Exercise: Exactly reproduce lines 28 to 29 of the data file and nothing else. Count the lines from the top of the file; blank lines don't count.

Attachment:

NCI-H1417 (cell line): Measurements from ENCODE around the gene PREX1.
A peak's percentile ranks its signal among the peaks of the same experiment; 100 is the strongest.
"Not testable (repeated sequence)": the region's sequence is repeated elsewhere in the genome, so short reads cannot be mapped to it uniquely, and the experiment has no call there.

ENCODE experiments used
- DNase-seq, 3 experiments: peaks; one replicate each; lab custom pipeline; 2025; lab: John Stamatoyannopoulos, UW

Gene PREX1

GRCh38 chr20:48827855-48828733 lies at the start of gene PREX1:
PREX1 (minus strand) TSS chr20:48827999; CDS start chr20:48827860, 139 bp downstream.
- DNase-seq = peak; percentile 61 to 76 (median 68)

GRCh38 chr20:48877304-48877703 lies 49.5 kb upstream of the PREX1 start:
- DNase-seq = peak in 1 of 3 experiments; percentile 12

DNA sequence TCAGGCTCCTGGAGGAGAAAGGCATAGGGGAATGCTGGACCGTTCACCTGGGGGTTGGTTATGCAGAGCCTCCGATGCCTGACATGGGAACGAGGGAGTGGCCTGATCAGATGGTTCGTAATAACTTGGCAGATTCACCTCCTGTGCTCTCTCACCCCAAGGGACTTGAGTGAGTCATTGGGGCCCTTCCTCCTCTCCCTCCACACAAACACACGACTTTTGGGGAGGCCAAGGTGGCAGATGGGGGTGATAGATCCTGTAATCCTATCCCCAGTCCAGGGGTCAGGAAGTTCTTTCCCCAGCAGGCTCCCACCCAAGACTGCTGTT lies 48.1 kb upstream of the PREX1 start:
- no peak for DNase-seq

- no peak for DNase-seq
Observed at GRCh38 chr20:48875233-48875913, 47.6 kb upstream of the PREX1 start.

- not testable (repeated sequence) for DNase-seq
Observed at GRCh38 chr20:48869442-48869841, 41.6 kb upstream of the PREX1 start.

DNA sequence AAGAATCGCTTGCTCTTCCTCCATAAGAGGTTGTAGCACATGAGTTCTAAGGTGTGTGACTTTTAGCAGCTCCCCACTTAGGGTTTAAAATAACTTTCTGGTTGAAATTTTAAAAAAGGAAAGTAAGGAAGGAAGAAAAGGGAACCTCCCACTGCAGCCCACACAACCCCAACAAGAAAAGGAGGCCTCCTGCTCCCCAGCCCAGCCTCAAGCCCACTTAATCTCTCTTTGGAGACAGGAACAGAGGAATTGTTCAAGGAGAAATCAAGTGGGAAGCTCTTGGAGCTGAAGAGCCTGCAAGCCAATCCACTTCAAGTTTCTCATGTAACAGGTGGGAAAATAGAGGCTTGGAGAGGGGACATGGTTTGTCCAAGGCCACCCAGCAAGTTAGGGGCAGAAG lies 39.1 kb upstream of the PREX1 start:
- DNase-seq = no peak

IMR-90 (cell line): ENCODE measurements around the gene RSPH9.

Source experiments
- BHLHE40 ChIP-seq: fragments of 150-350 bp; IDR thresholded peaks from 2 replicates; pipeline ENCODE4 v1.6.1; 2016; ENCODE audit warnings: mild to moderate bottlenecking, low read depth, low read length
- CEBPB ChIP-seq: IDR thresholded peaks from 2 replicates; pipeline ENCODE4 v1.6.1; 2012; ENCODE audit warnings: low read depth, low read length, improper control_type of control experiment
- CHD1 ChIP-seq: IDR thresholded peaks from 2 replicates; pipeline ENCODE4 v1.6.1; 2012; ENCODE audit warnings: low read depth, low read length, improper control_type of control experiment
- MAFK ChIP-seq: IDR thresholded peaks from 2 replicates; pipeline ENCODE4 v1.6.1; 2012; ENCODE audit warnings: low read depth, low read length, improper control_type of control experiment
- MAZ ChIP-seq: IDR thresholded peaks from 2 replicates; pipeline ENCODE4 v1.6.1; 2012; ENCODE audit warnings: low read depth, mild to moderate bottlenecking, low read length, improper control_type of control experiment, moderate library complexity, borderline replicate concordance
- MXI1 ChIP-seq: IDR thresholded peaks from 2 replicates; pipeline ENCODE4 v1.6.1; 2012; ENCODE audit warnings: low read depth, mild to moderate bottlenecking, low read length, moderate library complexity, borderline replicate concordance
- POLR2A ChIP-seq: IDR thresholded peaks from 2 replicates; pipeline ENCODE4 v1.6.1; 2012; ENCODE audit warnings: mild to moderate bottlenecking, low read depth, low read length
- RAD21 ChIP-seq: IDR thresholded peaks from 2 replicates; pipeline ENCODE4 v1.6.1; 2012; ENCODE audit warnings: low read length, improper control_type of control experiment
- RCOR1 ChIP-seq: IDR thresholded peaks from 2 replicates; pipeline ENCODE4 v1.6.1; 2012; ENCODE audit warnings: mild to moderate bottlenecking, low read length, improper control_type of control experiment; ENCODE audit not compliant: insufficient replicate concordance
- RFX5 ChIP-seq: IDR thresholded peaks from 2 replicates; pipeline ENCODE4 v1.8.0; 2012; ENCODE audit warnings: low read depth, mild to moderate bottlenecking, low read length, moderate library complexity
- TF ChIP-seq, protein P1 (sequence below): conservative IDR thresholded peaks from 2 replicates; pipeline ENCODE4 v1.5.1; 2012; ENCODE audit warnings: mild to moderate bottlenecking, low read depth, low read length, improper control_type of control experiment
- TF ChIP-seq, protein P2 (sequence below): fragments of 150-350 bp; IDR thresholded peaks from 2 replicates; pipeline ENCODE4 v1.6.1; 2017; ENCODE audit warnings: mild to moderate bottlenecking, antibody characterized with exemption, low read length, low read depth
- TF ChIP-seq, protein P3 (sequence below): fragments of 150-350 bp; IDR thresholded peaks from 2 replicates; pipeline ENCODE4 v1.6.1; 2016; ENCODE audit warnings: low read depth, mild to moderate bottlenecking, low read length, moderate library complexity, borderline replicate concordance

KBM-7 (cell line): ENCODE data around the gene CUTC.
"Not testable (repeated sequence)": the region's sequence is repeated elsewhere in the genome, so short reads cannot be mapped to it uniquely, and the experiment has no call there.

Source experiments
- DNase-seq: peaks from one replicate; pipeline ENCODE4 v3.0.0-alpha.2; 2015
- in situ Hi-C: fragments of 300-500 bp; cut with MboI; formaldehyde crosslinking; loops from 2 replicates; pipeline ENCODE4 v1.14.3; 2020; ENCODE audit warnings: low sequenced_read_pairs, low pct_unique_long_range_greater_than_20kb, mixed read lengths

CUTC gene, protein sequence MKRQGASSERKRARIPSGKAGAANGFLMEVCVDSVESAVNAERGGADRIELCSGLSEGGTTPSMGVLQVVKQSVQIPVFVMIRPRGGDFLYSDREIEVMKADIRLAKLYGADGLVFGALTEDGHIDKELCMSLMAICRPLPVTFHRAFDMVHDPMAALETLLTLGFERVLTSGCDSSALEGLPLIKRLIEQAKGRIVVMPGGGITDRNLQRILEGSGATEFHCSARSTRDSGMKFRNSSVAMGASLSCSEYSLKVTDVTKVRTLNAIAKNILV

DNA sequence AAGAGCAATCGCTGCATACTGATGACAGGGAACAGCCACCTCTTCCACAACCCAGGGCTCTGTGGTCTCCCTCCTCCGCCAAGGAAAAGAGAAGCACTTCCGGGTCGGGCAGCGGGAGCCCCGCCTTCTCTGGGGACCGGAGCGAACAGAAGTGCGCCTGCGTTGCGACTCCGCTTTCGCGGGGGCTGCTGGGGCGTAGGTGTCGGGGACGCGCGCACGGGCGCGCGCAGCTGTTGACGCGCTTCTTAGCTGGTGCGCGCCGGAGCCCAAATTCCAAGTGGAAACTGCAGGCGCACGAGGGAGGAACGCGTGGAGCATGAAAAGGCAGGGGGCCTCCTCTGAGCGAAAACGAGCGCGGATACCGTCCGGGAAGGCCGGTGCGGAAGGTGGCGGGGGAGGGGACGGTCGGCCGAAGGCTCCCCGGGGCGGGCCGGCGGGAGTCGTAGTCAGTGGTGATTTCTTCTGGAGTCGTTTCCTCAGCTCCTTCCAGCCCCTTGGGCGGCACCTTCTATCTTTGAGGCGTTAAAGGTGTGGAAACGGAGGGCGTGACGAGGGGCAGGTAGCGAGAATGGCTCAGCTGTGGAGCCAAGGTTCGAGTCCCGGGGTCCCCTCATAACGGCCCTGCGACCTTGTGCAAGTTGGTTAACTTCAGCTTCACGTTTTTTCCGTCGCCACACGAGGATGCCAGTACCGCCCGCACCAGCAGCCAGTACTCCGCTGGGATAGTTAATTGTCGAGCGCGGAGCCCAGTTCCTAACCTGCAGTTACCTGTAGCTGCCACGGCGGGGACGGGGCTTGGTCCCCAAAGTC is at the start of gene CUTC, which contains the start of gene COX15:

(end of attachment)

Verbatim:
- POLR2A ChIP-seq: IDR thresholded peaks from 2 replicates; pipeline ENCODE4 v1.6.1; 2012; ENCODE audit warnings: mild to moderate bottlenecking, low read depth, low read length
- RAD21 ChIP-seq: IDR thresholded peaks from 2 replicates; pipeline ENCODE4 v1.6.1; 2012; ENCODE audit warnings: low read length, improper control_type of control experiment